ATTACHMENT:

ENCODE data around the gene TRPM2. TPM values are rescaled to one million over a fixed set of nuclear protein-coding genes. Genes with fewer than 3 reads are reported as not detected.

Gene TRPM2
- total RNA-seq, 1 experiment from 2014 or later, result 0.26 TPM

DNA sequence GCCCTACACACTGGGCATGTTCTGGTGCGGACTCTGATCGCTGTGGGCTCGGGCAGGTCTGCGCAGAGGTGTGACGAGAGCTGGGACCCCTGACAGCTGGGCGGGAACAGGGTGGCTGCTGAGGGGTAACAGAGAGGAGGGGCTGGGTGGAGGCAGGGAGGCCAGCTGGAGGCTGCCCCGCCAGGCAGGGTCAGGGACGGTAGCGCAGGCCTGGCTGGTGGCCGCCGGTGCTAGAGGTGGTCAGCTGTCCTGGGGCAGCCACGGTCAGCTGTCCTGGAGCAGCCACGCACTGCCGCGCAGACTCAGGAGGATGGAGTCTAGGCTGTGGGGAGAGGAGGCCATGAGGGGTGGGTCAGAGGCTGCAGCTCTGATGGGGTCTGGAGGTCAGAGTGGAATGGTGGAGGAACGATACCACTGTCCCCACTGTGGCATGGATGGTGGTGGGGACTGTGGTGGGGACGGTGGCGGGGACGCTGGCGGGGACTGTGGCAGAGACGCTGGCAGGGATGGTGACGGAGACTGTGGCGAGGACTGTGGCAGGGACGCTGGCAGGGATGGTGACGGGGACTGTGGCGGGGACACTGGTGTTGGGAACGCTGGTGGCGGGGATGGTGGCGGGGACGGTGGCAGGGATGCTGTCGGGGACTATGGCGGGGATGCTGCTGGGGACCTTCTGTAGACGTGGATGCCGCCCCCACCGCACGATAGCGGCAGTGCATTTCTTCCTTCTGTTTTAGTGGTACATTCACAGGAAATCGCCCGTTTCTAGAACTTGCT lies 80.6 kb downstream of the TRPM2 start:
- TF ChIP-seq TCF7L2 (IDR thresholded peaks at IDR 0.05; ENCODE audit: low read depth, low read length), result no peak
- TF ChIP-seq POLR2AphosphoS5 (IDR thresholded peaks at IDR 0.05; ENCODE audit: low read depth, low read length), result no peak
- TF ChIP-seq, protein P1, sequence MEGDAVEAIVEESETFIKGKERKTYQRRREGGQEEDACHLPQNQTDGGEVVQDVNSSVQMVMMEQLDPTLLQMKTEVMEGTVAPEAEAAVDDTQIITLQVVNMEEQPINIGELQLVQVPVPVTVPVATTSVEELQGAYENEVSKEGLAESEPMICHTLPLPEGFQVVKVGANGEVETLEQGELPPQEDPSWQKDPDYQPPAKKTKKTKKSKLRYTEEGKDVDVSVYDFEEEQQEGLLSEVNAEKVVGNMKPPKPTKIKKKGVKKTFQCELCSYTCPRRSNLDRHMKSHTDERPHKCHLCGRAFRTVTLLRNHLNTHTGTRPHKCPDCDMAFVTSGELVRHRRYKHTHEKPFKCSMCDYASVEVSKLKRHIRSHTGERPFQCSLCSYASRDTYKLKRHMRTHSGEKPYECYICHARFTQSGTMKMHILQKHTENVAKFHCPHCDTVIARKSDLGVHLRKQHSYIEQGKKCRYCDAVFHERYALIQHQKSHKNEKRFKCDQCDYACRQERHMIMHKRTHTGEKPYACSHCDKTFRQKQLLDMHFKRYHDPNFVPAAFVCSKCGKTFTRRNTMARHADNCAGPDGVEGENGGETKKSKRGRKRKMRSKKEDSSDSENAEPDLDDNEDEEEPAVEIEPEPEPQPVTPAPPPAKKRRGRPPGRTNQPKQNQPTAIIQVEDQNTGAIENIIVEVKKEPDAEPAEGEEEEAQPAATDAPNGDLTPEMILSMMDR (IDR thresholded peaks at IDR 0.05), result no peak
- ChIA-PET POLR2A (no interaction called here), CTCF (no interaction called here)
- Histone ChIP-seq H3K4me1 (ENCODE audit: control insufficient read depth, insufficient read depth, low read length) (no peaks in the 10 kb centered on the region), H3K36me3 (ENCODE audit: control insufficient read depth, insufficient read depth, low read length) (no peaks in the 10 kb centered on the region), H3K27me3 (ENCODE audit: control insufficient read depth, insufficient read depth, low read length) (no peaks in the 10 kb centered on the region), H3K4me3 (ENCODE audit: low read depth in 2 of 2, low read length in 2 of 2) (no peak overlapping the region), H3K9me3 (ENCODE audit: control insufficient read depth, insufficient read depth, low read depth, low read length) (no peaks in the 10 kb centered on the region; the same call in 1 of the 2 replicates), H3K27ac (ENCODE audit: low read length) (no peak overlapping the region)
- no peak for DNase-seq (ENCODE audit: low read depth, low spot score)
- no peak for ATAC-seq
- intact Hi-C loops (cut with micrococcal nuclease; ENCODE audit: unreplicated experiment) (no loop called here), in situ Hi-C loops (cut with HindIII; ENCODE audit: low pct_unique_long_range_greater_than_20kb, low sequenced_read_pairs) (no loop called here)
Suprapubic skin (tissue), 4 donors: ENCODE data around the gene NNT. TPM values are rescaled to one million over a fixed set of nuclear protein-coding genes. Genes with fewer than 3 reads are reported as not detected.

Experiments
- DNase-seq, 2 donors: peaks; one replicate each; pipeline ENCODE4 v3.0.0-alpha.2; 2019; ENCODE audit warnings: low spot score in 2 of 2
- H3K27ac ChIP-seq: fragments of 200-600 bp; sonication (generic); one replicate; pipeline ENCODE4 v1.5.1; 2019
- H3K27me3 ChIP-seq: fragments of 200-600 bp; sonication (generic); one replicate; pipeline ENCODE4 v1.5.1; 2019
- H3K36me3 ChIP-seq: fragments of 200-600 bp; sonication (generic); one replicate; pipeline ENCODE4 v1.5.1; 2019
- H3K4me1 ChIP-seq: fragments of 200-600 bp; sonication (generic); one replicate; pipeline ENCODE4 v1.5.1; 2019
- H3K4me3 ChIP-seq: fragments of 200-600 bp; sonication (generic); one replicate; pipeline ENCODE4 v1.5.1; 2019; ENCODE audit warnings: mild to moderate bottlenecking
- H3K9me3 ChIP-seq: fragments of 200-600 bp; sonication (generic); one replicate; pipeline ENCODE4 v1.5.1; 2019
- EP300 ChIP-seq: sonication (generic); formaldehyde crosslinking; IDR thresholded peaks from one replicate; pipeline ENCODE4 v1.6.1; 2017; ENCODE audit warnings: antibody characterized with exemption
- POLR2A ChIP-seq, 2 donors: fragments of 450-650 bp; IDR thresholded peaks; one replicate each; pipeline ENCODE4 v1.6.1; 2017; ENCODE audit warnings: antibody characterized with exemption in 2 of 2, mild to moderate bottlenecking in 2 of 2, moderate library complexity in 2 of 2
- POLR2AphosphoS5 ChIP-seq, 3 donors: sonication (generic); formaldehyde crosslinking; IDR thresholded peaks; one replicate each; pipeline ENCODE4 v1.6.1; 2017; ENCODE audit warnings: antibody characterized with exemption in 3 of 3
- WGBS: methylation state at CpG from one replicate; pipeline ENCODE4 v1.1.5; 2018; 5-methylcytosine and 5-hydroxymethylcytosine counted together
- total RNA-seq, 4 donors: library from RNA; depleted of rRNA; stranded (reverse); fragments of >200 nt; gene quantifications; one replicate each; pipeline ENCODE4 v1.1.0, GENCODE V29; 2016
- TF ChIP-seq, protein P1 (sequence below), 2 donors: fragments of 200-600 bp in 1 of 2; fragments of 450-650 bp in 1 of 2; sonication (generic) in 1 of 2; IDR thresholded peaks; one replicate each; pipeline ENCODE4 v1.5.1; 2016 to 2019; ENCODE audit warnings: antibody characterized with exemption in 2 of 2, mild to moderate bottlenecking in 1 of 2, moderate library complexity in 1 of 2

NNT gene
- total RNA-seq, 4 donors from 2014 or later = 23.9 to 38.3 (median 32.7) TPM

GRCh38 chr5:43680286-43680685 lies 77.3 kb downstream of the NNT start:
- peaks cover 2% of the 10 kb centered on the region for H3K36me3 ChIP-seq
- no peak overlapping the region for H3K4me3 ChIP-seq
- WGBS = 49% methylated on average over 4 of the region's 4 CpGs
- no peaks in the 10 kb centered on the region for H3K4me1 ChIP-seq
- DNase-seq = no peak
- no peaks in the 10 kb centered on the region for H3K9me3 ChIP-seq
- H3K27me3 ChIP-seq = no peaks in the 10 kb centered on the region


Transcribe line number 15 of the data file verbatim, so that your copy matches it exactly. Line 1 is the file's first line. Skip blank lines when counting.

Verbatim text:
- DNase-seq, 2 donors: peaks; one replicate each; pipeline ENCODE4 v3.0.0-alpha.2; 2019; ENCODE audit warnings: low spot score in 2 of 2